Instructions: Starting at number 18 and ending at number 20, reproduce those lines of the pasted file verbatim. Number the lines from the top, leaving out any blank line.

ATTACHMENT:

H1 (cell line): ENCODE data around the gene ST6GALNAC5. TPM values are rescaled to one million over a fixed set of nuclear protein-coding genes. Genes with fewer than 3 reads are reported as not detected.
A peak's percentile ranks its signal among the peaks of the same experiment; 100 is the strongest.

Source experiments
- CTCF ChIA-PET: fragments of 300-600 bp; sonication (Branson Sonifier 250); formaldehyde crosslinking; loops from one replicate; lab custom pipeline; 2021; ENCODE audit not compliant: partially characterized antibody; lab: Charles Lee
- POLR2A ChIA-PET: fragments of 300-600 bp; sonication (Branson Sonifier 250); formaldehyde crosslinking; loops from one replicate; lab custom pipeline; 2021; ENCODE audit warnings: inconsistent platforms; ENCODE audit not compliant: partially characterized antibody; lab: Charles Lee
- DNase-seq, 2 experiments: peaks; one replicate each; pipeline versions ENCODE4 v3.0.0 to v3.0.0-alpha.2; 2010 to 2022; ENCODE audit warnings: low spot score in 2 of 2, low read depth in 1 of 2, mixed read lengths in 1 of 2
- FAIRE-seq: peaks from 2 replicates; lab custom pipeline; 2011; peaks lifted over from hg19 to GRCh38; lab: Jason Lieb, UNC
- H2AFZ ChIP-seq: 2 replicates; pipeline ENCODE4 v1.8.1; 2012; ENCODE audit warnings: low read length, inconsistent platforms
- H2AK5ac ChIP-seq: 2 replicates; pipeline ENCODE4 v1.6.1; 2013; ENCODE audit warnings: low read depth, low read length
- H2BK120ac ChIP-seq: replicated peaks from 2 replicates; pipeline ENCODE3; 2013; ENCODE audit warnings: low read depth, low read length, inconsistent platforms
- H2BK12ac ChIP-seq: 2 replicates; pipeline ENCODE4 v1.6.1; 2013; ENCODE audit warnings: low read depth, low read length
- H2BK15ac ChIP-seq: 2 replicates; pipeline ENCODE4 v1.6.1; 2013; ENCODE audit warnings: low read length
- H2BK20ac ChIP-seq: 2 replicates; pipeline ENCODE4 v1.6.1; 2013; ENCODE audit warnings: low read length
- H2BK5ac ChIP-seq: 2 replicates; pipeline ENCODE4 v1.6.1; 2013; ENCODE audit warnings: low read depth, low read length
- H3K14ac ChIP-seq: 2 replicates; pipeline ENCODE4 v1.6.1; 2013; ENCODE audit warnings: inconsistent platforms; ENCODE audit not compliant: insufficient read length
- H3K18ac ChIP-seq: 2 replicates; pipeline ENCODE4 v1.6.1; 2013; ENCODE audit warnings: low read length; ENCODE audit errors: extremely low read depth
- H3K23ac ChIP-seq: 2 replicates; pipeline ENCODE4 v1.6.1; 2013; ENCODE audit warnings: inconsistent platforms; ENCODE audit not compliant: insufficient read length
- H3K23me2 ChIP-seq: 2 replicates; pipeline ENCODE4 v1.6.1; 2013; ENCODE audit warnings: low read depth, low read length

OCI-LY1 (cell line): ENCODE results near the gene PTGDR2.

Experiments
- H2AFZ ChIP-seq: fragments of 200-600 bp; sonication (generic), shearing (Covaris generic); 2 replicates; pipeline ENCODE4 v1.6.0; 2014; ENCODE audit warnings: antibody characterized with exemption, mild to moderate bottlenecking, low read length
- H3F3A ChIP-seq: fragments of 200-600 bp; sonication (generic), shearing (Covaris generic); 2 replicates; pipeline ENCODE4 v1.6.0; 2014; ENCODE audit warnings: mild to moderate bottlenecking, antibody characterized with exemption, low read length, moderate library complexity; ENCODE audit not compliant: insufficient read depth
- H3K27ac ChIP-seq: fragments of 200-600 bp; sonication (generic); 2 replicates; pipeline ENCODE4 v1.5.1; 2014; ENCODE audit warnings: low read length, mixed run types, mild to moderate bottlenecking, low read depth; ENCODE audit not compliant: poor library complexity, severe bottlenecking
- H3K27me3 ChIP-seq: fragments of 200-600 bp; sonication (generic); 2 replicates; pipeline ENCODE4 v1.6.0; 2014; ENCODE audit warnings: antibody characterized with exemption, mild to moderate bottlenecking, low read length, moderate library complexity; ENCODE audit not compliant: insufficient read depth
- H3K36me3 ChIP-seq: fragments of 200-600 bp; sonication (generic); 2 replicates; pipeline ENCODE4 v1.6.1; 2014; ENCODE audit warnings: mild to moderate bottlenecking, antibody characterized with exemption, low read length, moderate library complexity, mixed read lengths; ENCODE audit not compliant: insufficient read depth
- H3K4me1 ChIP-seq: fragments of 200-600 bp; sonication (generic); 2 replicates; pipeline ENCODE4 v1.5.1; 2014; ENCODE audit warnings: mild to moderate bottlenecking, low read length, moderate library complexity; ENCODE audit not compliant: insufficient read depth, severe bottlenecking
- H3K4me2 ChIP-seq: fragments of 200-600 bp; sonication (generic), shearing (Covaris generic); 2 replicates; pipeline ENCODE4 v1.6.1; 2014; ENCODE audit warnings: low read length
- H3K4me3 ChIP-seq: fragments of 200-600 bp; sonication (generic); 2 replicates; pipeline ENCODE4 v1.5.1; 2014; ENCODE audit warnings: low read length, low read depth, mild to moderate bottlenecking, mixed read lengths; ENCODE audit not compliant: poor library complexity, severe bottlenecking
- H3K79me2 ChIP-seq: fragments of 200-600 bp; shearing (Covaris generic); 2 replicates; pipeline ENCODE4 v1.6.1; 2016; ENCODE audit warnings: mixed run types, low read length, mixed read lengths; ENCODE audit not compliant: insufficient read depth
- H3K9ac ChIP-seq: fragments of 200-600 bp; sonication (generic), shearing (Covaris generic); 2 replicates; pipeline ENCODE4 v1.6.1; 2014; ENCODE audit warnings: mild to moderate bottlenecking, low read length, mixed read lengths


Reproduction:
- H3K23me2 ChIP-seq: 2 replicates; pipeline ENCODE4 v1.6.1; 2013; ENCODE audit warnings: low read depth, low read length

OCI-LY1 (cell line): ENCODE results near the gene PTGDR2.

Experiments